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Diplomacy in Defence

18 September 2018

The distinction between conscription and national service was pointed out by Minister of Defence and Military Veterans, Hon Mapisa-Nqakula when she addressed members of the media at a briefing  ahead of the 10th Africa Aerospace and Defence Exhibition (AAD) taking place at the Waterkloof Air Base in Tshwane, South Africa.

Photo: Leon Dillman, Chief Executive of the Civil Aviation Association of SA, Florence Musengi, Chairperson of South African Aerospace, Maritime and Defence Industry Association, Nosiviwe Mapisa-Nqakula, Minister of Defence and Military Veterans, Sam Gulube, Secretary for Defence, Kholisile Khumalo, Youth Development program manager and Kevin Wakeford, Chief Executive Armscor

Conscription, explained the Minister, harks back to a time of the notoriety of the apartheid era defence force which made it compulsory for young men to serve in the military, and it was an offence punishable by  law and incarceration if you refused.  The Minister stated that there is an ongoing debate with regards to national service for the citizens of South Africa as South Africans grapple with socio-economic transformation.

Defence Diplomacy as part of Economic Diplomacy is the real driver of the AAD 2018 South Africa.  It is the largest exhibition of its kind in Africa and growing steadily as one the largest in the world. There are over 300 exhibitors representing 37 countries and 90 delegations from 47 countries that are expected to attend the event from 19-23 of September 2018. It will commemorate the centenary of Nelson Mandela and Albertina Sisulu, icons of freedom and democracy.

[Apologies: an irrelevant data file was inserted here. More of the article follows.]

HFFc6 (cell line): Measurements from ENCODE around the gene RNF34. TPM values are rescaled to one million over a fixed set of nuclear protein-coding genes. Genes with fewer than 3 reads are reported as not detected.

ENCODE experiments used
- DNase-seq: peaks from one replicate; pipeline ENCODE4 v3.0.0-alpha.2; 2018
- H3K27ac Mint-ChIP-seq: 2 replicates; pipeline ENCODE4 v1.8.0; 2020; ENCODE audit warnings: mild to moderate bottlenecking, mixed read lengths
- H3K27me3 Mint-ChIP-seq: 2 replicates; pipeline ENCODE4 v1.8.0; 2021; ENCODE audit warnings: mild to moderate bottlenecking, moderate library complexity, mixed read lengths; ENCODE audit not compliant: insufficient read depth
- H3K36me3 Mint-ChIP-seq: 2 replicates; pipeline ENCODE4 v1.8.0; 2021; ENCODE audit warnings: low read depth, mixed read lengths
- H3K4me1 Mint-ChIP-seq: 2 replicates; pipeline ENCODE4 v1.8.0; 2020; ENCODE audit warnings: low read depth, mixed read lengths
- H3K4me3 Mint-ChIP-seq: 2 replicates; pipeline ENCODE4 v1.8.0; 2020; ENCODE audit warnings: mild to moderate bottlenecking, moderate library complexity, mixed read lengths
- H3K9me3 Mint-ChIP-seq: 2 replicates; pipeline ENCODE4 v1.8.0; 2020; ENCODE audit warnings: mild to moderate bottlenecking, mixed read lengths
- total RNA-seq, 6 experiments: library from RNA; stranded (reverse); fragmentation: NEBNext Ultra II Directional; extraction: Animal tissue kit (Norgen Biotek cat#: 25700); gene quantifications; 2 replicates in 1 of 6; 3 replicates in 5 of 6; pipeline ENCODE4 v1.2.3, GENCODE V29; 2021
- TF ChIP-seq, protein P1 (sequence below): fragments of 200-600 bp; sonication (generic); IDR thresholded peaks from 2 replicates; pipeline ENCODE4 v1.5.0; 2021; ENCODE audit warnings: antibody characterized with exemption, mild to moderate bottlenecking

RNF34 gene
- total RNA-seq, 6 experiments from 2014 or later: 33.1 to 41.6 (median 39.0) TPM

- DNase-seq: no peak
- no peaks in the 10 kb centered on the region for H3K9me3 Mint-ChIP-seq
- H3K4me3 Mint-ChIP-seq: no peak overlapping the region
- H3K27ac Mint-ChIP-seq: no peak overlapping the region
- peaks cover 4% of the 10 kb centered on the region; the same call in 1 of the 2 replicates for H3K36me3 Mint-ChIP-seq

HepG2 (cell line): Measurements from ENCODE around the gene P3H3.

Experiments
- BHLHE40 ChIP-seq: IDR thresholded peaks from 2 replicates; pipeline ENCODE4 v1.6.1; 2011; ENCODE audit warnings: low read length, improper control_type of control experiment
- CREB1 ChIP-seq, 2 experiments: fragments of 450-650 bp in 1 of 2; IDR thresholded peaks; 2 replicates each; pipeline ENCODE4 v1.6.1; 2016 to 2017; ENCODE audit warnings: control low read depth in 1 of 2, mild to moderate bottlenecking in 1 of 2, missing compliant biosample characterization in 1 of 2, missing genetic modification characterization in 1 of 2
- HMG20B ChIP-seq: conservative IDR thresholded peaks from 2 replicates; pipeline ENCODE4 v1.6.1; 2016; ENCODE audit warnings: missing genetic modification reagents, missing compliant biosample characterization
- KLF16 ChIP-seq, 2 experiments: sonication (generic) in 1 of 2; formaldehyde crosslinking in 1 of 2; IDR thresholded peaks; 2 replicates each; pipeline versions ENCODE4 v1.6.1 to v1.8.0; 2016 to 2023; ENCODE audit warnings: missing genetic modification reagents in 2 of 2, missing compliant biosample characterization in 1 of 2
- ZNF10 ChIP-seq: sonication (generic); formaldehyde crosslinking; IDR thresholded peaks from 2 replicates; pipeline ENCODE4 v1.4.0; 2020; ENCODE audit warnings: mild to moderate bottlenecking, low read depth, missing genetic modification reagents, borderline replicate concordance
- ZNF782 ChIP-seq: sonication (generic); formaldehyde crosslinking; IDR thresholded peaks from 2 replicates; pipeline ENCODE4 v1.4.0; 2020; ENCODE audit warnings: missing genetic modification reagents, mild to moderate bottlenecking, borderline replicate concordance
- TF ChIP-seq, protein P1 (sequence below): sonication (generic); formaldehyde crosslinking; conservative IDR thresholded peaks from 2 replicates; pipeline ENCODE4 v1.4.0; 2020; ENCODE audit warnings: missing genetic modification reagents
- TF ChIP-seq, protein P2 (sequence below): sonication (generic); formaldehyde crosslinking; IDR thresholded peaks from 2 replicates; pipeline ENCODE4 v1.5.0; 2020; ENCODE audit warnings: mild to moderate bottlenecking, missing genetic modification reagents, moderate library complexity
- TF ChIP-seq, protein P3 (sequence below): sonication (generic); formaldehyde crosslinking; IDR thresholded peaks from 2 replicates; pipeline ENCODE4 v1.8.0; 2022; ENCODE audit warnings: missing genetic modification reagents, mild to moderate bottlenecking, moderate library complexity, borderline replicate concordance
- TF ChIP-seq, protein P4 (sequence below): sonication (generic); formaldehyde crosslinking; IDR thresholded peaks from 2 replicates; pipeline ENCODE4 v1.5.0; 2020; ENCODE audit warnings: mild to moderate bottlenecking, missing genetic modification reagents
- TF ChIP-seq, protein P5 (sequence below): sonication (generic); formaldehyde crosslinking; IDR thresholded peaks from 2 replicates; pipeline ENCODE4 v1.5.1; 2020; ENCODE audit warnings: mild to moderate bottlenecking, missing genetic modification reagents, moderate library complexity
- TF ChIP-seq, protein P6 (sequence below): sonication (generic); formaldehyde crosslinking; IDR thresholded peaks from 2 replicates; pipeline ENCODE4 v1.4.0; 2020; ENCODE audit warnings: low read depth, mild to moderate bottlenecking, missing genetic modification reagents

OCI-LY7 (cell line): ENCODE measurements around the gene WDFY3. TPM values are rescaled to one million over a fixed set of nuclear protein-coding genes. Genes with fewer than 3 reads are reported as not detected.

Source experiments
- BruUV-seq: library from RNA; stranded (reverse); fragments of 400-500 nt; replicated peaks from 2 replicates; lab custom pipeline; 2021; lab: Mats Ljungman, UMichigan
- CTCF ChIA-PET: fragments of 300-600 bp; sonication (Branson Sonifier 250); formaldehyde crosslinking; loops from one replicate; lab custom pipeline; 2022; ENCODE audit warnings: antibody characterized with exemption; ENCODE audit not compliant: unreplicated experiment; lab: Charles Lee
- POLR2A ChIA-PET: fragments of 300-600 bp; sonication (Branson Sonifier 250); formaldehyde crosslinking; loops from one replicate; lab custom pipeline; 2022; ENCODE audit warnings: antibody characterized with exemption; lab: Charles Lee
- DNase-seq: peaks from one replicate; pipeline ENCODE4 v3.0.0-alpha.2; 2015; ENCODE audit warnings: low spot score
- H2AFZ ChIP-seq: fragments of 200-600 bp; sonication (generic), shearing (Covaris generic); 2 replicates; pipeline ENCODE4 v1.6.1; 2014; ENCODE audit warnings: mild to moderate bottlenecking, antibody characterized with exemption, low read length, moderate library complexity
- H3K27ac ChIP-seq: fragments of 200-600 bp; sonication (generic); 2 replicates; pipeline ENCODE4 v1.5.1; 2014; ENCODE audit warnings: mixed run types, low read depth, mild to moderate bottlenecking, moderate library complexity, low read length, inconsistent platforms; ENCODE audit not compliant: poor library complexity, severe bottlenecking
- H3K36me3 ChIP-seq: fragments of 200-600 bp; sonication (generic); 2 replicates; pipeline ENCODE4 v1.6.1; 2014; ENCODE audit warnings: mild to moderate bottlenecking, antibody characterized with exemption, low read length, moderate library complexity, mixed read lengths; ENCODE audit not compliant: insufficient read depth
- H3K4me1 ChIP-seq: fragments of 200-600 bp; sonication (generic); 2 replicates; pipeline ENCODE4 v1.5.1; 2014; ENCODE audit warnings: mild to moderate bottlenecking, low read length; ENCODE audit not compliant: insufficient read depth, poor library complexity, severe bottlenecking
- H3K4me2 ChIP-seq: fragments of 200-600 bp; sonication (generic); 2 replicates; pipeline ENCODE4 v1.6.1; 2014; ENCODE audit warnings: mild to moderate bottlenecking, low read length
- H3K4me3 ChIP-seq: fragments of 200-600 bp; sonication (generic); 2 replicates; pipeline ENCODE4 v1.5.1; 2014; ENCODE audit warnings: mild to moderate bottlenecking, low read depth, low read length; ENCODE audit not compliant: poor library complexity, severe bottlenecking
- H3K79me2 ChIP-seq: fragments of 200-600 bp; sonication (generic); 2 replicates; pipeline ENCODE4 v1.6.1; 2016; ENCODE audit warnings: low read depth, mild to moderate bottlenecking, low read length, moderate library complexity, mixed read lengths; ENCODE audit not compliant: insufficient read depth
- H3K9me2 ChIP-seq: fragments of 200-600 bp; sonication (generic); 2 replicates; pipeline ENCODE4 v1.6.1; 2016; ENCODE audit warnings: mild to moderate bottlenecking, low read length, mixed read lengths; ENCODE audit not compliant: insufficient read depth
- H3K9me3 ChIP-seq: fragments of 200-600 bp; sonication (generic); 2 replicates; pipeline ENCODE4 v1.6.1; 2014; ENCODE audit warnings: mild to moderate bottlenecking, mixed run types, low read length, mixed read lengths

Unlocking Africa’s Aerospace and Defence Potential, the theme for this year, keeping abreast with modernization and innovation to sustainably contribute to the stability and growth is always a key outcome.  The many agreements, contracts and protocols reached will determine the monetary and exchange value that is created.

The lasting economic impact of a gathering like this in an emerging nation like South Africa is paramount. Skills transfer, knowledge sharing and strategic partnerships that proactively engage the new industrial age and that translates to meaningful work, social stability and an empowered nation is the outcomes needed.

Referring to the history of South Africa’s chequered military past during the times of the arms embargo against the country, Minister Mapisa-Nqakula reminded us of the bitter sweet relationship between the people of South Africa and its defence forces.

The vision to temper a brutal and oppressive military that was deployed against its own people and transform it to serve the sovereignty of all South Africans is being realised. This defence exhibition is geared towards the youth. They will be the ones that will be engaging with the advent of artificial intelligence, robotics and cybertronics. Training and teaching these skills is also an opportunity in itself.

The continued debate on conscription or national service is being challenged by a private sector that offers fulfilling career opportunities to those that take an interest and make the time and effort to position themselves in the burgeoning aerospace and defence sectors.  

K Bhana




February/March 2020








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